1) Which intervention is currently believed to be best? (i.e. which $m_i$ is biggest in $D$?) Suppose it is the j-th intervention.
2) Is the newly generated intervention believed to be better than that? (i.e. is $m_i > m_j$?)
3) If so, assume that the money moved switches to the j-th intervention from the i-th.
4) Then calculate the difference in the true effectivenesses of the j-th and i-th interventions. (i.e. $t_j - t_i$)
5) Average the gains in effectiveness.
[In the script this looks a bit different as we’re working with logarithms, but the idea is the same.]
Remember $\rho$? We’re not actually sure what the right value for $\rho$ is, but what we can do to start with is to plot how our estimate varies with $\rho$.
The red line is our estimate for the (non-logarithm’d) effectiveness of donating to DCP, and the x-axis is what we’ve been calling $\rho$.2 The green line shows the average true effectiveness of the intervention that appears to be best (when we add in the error), that is, how good it is to donate to DCP’s most recommended intervention, rather than DCP itself. On this scale, that line is almost invisible! Unsurprisingly, as the amount of variance due to error goes to 100%, not only does donating to DCP become worthless, but our estimation of how good their current recommendations are drops to almost nothing (not that you can see that here). However, until the amount of error becomes excessive, it is still significantly better to donate to DCP than to their most recommended intervention.
The final line on the graph represents our uncertainty about $\rho$. We aren’t totally uncertain about it; it’s pretty unlikely that the error is zero, or 100%. We can describe this by giving a prior for $\rho$. Here we’ve chosen to use the beta-distribution that you can see on the graph; mostly because it has roughly the right shape. Now we can incorporate this uncertainty about $\rho$ by simply multiplying our estimate curve by our prior for $\rho$, and then averaging.
Finally, we still need to think more carefully about our numbers for the “money moved” and for the cost of DCP doing an investigation. The latter we can get a fairly good estimate for just by considering DCP’s budget. DCP3 has a budget of ~\$30 million, and will probably be investigating ~300 interventions, giving the cost-per-investigation figure of \$100,000 that we used before.
Estimating the money moved is trickier. Here our current best option is to get some expert estimates. The figures we’ve found suggest that the median amount is probably about \$200m, with the 5th percentile at \$20m, and the 95th percentile at \$2000m.3 This suggests that we should expect the money moved to be log-normally distributed with these features, which has a mean of ~\$530m.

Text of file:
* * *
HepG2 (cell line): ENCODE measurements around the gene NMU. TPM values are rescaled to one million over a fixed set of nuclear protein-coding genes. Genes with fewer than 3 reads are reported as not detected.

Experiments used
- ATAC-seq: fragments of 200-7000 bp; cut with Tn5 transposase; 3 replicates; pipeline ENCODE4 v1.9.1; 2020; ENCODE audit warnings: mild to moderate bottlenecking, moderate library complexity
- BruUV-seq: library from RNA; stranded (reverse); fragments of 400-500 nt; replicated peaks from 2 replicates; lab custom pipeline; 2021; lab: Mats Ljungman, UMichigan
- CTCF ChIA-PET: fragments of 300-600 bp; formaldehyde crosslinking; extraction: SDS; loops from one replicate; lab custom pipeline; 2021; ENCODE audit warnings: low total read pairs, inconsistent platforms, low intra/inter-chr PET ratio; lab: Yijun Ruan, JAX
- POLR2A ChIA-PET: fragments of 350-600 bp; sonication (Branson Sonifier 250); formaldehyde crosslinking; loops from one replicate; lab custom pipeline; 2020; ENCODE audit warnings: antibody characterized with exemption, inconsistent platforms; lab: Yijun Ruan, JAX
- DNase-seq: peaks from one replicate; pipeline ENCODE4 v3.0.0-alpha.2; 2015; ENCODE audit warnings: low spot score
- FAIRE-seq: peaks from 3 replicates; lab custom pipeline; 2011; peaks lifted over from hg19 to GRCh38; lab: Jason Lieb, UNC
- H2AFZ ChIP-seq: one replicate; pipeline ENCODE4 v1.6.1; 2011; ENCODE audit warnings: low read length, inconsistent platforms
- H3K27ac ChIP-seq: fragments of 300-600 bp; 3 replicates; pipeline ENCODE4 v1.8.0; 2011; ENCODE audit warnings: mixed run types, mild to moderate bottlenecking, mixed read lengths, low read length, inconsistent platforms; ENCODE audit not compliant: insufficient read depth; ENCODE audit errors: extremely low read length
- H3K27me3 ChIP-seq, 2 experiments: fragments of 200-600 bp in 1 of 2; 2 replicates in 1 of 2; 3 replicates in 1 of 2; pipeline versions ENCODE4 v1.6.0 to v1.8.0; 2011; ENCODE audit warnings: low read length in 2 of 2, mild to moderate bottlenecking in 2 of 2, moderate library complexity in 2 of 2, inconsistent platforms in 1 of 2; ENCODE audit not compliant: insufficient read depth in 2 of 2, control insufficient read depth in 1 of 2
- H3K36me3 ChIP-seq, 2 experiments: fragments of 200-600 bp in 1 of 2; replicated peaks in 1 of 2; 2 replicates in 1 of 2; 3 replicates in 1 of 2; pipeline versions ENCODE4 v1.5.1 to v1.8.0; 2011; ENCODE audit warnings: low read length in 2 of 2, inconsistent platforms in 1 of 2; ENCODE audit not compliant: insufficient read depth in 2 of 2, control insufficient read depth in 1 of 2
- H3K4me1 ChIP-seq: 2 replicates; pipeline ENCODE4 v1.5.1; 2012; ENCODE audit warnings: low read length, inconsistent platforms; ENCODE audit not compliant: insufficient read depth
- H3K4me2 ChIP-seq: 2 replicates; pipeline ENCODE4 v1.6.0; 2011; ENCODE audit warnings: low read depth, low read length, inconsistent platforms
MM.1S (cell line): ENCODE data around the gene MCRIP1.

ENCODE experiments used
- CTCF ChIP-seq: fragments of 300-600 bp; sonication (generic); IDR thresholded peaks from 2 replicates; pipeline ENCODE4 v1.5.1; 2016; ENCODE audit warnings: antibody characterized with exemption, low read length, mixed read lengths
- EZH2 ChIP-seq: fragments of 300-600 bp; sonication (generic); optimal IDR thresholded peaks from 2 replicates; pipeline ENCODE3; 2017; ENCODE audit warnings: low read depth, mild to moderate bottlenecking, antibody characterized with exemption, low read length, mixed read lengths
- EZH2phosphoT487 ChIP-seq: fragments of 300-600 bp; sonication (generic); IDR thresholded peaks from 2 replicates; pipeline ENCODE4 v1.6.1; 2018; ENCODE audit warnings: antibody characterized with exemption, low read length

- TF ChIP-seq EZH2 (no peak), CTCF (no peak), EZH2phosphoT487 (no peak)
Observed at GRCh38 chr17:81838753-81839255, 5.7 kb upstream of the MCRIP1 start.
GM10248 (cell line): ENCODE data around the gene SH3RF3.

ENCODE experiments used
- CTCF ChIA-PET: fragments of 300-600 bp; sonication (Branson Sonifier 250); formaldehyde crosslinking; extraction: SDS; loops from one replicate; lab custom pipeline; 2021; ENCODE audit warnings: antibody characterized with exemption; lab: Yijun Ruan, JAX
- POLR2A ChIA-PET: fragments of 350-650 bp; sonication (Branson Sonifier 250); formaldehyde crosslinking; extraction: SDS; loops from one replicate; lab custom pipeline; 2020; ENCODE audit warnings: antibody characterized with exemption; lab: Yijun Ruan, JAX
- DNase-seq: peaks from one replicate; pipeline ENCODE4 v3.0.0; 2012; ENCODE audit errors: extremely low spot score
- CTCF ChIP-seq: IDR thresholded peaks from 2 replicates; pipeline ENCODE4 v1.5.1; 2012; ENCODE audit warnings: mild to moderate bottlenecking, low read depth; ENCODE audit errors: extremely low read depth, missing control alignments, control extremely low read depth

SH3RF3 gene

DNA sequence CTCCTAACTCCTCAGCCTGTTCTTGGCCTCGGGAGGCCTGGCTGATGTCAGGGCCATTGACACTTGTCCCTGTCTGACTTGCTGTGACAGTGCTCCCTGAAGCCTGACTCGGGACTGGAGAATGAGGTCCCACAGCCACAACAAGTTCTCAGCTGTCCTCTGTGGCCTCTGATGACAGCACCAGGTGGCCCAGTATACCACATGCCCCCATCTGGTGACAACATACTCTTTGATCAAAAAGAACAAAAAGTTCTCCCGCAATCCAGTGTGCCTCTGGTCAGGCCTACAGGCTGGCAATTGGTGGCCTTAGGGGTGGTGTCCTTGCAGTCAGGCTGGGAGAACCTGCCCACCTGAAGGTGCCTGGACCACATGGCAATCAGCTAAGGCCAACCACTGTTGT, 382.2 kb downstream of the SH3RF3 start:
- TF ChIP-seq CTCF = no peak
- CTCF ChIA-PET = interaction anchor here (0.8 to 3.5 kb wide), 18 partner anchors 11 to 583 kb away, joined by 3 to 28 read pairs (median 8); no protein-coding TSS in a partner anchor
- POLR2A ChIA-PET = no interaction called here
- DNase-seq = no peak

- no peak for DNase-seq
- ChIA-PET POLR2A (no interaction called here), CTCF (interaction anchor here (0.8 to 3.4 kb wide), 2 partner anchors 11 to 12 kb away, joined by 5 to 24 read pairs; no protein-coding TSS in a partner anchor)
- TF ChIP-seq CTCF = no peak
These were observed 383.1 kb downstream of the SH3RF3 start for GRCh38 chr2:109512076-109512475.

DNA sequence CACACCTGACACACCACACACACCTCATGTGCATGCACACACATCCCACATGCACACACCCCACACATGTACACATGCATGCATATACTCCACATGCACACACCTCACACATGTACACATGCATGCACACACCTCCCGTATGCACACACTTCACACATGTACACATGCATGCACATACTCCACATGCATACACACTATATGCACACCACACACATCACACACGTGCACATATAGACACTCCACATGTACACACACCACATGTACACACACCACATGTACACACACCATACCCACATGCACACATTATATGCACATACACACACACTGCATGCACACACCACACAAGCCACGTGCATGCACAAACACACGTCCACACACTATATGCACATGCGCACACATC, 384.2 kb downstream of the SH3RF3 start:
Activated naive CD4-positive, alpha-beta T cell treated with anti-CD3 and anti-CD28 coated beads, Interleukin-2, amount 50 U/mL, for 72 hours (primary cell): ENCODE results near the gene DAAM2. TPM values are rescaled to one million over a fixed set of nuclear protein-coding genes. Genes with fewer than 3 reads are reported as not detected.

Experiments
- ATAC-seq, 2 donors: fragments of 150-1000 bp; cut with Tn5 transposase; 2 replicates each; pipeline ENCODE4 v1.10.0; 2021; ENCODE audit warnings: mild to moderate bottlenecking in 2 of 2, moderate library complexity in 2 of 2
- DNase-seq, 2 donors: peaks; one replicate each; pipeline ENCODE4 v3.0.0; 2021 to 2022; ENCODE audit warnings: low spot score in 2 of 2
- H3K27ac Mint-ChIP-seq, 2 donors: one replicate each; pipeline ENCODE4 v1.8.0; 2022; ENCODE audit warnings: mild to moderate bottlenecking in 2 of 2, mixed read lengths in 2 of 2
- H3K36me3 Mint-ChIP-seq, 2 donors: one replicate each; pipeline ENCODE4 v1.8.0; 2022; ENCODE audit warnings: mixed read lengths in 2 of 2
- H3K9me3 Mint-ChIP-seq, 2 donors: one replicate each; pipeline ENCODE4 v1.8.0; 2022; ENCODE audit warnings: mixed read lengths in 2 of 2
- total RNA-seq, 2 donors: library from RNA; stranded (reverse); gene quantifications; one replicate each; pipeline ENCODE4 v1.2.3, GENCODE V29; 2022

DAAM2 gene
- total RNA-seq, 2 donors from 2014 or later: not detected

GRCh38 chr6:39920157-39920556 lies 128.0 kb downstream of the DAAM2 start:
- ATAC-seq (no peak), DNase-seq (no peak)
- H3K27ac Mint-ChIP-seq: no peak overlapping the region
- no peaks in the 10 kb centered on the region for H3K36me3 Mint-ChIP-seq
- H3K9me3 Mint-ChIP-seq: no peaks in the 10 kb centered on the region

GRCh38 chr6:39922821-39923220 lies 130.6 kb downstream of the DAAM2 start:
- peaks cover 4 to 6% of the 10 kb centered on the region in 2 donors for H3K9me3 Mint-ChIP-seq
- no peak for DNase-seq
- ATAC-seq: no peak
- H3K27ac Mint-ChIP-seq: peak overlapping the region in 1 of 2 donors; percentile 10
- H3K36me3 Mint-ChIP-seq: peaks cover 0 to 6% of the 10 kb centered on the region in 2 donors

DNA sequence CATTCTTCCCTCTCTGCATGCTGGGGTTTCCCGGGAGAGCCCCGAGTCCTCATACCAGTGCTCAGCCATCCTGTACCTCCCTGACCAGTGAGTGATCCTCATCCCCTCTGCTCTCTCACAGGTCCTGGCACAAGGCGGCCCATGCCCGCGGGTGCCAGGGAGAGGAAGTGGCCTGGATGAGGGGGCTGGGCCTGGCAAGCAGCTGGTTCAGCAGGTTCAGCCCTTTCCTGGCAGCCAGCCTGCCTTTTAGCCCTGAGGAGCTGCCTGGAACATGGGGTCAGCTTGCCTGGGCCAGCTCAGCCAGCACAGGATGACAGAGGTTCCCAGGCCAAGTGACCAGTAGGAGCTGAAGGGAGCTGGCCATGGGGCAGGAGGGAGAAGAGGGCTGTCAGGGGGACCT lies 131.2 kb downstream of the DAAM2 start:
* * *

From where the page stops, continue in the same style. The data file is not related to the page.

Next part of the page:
This gives us an overall estimate of 28 DALYs/\$ for donating to DCP. This is considerably lower than our previous estimate (89 DALYs/\$), but our estimate of the best intervention recommended by DCP has also dropped, to 0.14 DALYs/\$ (it was previously 0.33 DALYs/\$).4 So donating to DCP still looks ~200 times better than funding their most recommended intervention!
What if we’ve already surveyed almost all the interventions there are? This just means that we’re unlikely to actually find an amazing intervention: but the expected value is still excellent. We should expect to need to survey about 70 interventions before we find one that’s better than the current best; as mentioned before, it’s a long shot, but with a good payoff.
Some issues that could trip up this conclusion are the following:
- the money moved could be much less than we thought, for example if all plausibly ‘best’ treatments are already being funded
- the errors in the estimates could be much larger than we thought
- the distribution of new treatments assessed could be different from those already assessed.
Nonetheless, a 200-fold difference provides a large margin for error from which to begin correcting for these issues.
The red line should, a priori, be decreasing monotonically. However, what I’m plotting is the result of my simulation, so there’s some jitter in the readings. ↩
Toby Ord, personal communication. ↩
This is a similar phenomenon to regression to the mean: if we believe that there is some degree of error in our measurements (in the case of regression to the mean it’s more like “performance error”), then our estimate of the actual value should be closer to the mean. ↩